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788 Pembrolizumab for patients with leptomeningeal metastasis from solid tumors: efficacy, safety and cerebrospinal fluid biomarkers
  1. Jarushka Naidoo1,
  2. Karisa Schreck2,
  3. Wei Fu2,
  4. Chen Hu2,
  5. Roisin Connolly2,
  6. Cesar Santa-Maria2,
  7. Evan Lipson2,
  8. Matthias Holdhoff2,
  9. Patrick Forde2,
  10. Joanne Riemer2,
  11. Amanda Barnes2,
  12. Nafi Aygun2,
  13. Lawrence Kleinberg2,
  14. Kristin Redmond2,
  15. Christopher Douville2,
  16. Chetan Bettegowda2,
  17. Arun Venkatesan2,
  18. Stuart Grossman2 and
  19. Julie Brahmer2
  1. 1Johns Hopkins Sidney Kimmel Cancer Cente, Baltimore, MD, USA
  2. 2SKCC at Johns Hopkins University, Baltimore, MD, USA


Background Immune checkpoint inhibitors (ICI) have anti-cancer activity in selected patients with central nervous system (CNS) metastases. However, the benefit of ICIs in patients with leptomeningeal metastases (LMM) is unknown. We hypothesized that pembrolizumab would lead to CNS responses in patient with LMM from solid tumors, and that genomic and immunologic features of the cerebrospinal fluid (CSF) may identify biomarkers of LMM response.

Methods We undertook a single-center investigator-initiated phase 2 trial of pembrolizumab in patients with LMM from solid tumors. Eligible patients had radiologic (>3mm on MRI) or cytologic (+CSF cells) LMM and ECOG PS 0-1. Pembrolizumab was administered IV at 200mg q3W until disease progression or unacceptable toxicity. The primary endpoint was CNS response (complete response=CR, partial response=PR or stable disease=SD) after 4 cycles, defined radiologically/cytologically/clinically. Radiologic response was assessed by RECIST v1.1 and irRC. Secondary endpoints were CNS-progression-free survival (PFS), overall survival (OS) and safety. Baseline and serial CSF samples were assessed by tumor-derived DNA aneuploidy assay (t-DNA), 16-color flow cytometry and multiplex cytokine analysis.

Results Thirteen of a planned 18 patients were treated between 04/2017-12/2019. The study closed early due to poor accrual. Median age was 57 years (range 22-79); 54% were female. The majority of patients had tumors not traditionally responsive to ICI (62%: hormone-receptor+ breast carcinoma=39%; high-grade glioma=23%), while 38% had ICI-responsive tumors (NSCLC=23%, head&neck carcinoma=8%, cutaneous squamous carcinoma=8%). CNS response was observed in 38% of patients (95% CI 13.9-68.4%). Two patients achieved durable CRs (cutaneous squamous carcinoma=1, OS 3+yrs; MET-exon14+ NSCLC=1, OS 9 mos.), 1 PR (7.7%, OS 6 mos), and 2 SDs (15.4%) in the CNS. Median CNS-PFS and OS were 2.9 mos (95% CI: 1.3-NR) and 4.9 mos (95% CI: 3.7-NR), respectively. There were no unacceptable safety signals. Sensitivity for LMM detection by t-DNA was 84.6% (95% CI: 54.6-98.1%), and 46.2% (95%CI: 19.2-74.9%) by cytopathology. Pre and on-therapy CSF cytokine analysis showed complete responders clustered together, while progressors clustered differently.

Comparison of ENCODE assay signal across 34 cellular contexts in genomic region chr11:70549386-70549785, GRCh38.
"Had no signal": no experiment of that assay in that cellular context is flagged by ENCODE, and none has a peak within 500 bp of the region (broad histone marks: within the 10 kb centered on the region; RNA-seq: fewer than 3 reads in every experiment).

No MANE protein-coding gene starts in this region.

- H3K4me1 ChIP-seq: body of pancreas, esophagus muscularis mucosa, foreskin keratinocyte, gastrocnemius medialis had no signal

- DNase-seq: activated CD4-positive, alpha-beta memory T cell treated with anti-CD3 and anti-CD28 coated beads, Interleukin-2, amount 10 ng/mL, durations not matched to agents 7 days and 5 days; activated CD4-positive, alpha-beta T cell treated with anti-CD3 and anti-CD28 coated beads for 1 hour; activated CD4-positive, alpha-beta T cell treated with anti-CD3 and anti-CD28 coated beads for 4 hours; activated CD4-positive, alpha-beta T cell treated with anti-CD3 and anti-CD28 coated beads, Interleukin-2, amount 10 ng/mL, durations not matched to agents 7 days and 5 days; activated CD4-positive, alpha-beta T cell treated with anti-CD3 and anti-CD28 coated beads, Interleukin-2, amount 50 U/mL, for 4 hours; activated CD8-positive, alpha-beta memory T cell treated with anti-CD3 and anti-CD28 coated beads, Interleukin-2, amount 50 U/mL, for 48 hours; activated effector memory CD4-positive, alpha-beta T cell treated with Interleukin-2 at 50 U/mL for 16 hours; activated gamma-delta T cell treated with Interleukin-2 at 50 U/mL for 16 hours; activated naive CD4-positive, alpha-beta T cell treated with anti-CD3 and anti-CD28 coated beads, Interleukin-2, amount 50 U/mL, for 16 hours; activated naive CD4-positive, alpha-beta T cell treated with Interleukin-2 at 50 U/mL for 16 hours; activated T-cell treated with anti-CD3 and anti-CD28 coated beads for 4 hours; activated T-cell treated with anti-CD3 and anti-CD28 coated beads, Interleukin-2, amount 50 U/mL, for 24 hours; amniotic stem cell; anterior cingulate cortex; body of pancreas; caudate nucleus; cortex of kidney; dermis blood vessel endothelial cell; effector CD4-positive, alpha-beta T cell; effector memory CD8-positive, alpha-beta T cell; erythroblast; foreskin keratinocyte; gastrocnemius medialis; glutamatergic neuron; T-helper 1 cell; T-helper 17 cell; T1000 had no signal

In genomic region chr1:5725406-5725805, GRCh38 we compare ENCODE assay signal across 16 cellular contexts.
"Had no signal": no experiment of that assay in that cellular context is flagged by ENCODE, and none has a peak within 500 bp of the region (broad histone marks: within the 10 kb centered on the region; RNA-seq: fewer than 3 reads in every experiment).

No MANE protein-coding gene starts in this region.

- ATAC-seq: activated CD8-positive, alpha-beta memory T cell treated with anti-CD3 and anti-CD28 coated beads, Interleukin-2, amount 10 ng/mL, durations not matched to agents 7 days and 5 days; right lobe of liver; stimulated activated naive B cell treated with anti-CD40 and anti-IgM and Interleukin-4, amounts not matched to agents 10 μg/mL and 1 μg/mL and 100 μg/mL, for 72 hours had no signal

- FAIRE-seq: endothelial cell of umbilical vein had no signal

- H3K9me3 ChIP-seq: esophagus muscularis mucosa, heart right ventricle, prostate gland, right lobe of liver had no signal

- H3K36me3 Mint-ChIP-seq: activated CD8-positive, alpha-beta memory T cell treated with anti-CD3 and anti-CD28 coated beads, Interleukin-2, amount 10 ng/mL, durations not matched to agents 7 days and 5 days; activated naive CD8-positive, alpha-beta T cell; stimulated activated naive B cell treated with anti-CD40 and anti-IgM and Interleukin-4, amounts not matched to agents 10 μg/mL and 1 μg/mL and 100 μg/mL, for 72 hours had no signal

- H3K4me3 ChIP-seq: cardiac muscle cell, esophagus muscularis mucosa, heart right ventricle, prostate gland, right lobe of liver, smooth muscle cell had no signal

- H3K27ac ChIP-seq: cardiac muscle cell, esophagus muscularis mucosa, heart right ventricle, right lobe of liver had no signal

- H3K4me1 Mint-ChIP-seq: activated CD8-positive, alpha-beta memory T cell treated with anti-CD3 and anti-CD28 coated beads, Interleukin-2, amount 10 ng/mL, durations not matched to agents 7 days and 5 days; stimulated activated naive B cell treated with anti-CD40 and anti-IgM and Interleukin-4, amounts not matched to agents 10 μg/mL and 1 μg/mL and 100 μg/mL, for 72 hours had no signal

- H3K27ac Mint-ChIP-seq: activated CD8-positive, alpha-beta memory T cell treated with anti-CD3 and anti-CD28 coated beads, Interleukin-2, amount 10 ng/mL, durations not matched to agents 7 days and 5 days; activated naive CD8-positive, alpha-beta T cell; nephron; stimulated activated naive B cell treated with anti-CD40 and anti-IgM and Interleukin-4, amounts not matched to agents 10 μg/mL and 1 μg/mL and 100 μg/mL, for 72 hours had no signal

Conclusions Patients with LMM from solid tumors have a dismal prognosis and limited treatment options. In this phase 2 trial, we identified an impressive 38% CNS response rate for pembrolizumab in patients with LMM, deep and durable responses in selected patients with ICI-responsive tumors, and that pembrolizumab was well-tolerated. CSF t-DNA may be more sensitive for detection of LMM than cytopathology, and immunologic subsets of ICI-response based on cytokine profiles warrant further study. These data support investigation of pembrolizumab in larger populations with LMM.

Trial Registration NCT03091478

Ethics Approval The study was approved by John’s Hopkins University’s Institututional Ethics Board, approval number J1655

Consent All participants provided informed consent as per the study protocol

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